UFC president Dana White has long felt that women's MMA could draw public interest for one or two big fights a year, but there simply weren't enough talented women competing in the sport to build divisions around. And while UFC CEO Lorenzo Fertitta recently told MMAFighting.com that he agrees with White to a certain degree, his outlook on the future of women's MMA appears to be a whole lot more optimistic.
"I've never been against it," Fertitta said. "You know, me and Dana, although we always go on a common front, we don't always agree on everything. The reality is, I'm a fan. I was captivated by the [Ronda Rousey vs. Miesha Tate] fight. [I was] blown away by their athleticism and the way they promoted the fight, the whole thing. To me, it was very, very entertaining.
"Dana is right. Historically there has been an issue with the depth of talent in the talent pool, but it seems to me like that is starting to change and the one argument I make when we talk about it, and this might sound a little self-serving, but we've never been in the women's game, so we've never had our matchmakers do this. Let Joe Silva and Sean Shelby develop a women's league. I guarantee you they can do it. They're that good."
Zuffa, the parent company of the UFC and Strikeforce, has only seriously been in the women's MMA business for the last few months. Sure, Zuffa bought Strikeforce exactly one year ago, but matchmaker Sean Shelby only had full control of the organization and its fights beginning with the organization's September show in Cincinnati, OH. Since then, there have only been four major Strikeforce shows, and interestingly enough, one featured a women's MMA co-main event (Cyborg vs. Yamanaka in December) and another featured a women's MMA main event (Tate vs. Rousey), only the second in Strikeforce's history.
More to Fertitta's point, Shelby, who used to book WEC and is now in charge of the UFC's 125, 135 and 145 divisions, is responsible for signing Rousey and top contender Alexis Davis, so it's clear that he already has a strong eye for women's MMA talent.
According to unconfirmed reports, the Tate vs. Rousey title fight drew approximately 500,000 viewers on Showtime and it may one day be seen as a watershed moment for the sport. After dominating the MMA news cycle for almost two weeks leading up to the fight, both Tate and Rousey are still very much in the headlines 10 days later.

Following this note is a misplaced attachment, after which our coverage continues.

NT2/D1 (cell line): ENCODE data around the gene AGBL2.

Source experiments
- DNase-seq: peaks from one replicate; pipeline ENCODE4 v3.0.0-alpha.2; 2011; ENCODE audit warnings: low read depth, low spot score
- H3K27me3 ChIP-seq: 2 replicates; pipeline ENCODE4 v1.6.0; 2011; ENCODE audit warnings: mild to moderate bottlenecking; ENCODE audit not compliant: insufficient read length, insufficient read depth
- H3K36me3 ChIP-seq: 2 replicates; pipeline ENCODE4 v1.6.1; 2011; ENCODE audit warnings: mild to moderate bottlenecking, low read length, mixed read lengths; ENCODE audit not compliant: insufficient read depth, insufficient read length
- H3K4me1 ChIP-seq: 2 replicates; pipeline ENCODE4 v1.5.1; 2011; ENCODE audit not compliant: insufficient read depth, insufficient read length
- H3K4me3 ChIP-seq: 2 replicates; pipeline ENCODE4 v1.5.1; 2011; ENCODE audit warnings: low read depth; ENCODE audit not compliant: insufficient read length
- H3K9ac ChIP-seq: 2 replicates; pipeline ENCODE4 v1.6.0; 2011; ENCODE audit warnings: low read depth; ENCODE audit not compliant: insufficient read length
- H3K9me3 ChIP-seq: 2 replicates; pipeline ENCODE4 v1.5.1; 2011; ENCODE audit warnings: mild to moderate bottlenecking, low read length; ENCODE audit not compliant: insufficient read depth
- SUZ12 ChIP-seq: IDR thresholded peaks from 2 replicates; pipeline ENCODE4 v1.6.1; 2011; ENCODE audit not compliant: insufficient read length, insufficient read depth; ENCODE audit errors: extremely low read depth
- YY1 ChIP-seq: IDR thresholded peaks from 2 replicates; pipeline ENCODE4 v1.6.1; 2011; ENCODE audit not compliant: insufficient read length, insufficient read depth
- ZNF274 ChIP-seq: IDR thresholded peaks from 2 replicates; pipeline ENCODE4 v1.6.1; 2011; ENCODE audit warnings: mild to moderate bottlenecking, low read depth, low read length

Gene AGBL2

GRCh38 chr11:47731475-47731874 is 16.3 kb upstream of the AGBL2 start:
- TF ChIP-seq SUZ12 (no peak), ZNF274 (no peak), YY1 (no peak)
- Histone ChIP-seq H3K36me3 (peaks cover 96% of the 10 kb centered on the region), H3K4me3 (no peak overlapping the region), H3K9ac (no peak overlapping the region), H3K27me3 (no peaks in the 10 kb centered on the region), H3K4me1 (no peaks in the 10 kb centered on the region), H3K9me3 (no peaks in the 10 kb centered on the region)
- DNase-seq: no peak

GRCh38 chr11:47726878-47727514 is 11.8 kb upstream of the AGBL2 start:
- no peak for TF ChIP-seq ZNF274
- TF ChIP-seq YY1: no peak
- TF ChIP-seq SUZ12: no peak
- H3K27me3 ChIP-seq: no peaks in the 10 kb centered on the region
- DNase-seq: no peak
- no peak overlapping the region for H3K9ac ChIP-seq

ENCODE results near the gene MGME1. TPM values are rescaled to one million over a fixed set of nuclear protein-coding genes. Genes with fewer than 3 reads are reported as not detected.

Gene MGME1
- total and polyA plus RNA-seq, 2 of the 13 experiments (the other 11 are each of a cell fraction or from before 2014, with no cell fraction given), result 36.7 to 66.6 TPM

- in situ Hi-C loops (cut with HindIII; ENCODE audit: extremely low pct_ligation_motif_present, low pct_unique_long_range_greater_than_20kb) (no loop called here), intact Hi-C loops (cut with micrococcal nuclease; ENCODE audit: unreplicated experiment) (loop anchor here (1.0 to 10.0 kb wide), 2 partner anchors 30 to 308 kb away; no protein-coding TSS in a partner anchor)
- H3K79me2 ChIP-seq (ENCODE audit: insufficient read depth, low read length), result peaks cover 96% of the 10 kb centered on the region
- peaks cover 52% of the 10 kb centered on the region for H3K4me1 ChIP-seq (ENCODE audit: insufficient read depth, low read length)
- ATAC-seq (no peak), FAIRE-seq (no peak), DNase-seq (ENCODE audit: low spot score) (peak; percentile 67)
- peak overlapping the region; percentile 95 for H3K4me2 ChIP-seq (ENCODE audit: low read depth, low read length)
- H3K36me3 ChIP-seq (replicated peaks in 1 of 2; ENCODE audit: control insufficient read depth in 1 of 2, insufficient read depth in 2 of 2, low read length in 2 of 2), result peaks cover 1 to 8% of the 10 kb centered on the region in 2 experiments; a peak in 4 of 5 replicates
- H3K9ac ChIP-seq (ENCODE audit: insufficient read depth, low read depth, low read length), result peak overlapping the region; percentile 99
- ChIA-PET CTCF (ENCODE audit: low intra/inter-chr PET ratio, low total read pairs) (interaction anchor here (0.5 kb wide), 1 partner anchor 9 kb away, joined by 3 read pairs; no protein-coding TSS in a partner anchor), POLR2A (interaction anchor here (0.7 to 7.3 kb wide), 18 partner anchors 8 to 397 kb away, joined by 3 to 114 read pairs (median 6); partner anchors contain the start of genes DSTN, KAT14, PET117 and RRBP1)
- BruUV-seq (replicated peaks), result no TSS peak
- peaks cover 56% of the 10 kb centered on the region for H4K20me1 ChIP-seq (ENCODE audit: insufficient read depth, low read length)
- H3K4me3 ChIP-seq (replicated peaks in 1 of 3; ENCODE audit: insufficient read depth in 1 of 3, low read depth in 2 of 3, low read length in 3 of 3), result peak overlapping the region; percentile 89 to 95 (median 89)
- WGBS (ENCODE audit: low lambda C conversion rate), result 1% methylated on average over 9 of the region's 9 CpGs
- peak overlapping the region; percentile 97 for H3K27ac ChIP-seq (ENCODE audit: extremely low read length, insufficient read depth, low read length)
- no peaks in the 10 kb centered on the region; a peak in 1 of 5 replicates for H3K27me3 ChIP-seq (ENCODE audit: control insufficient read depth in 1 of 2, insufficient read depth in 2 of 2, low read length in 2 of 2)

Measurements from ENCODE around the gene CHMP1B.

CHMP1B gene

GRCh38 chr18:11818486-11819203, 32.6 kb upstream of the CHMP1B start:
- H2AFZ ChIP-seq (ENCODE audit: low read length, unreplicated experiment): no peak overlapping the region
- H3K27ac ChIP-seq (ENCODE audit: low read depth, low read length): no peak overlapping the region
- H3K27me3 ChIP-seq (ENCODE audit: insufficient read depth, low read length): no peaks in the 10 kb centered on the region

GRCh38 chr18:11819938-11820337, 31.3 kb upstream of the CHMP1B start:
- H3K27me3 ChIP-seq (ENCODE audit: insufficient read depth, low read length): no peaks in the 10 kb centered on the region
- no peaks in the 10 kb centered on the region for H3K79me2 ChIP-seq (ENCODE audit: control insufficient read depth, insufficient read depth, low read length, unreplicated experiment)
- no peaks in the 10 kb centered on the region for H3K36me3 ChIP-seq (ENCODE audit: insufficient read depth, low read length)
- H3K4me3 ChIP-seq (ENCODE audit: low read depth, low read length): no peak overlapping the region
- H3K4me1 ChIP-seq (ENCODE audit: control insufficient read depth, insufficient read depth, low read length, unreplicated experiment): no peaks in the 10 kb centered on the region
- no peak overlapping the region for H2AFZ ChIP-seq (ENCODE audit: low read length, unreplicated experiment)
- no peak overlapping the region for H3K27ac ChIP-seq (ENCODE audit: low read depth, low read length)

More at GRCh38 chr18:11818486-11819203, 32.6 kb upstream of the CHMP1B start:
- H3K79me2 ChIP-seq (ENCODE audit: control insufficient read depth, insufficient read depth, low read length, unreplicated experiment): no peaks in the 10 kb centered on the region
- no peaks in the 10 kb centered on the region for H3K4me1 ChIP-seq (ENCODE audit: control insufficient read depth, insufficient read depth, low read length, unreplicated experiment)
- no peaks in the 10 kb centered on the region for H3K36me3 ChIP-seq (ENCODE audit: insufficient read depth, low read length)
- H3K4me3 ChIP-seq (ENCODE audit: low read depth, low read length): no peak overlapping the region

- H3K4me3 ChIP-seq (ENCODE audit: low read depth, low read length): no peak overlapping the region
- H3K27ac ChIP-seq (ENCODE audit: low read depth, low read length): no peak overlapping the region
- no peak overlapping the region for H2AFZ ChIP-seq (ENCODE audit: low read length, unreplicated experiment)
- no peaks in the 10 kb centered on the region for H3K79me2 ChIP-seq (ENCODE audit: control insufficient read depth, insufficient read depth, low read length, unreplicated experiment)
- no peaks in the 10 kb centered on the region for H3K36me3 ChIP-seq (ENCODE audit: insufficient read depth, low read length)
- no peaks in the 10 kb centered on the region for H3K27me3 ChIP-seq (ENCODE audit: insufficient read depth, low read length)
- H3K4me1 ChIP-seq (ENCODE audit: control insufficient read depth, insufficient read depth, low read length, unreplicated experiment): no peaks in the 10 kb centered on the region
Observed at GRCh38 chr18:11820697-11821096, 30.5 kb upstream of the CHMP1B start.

It's clear that women's MMA has found a new "face" in Rousey, a crown once worn by Gina Carano, perhaps somewhat unwillingly, and Fertitta is one of the many observers who thinks "Rowdy" can be a torchbearer of sorts for the ladies.
"I think she has a tremendous amount of potential," he said. "She's got a great personality. She's got the ability to grab the public's attention, how she talks, and then she goes in there and backs it up. I mean, it's almost like Ali when he would go in there and call out the round. It's that kind of aura about her. I'm really positive on her and Miesha. I was very impressed. I'm happy for them."
When Zuffa purchased Strikeforce last year, a lot of women's MMA fighters and fans were afraid that the acquisition would signal a major blow to their place in the sport. However, one could make a strong case today that women's MMA has never been healthier, and according to Fertitta, things are only going to get better.
"I think that there's enough great athletes out there and when you see the stature, the celebrity, the money that these girls are now starting to make, I think you're going to see more women rise to the occasion and want to become professional athletes and compete. So I'm kind of positive on the whole thing."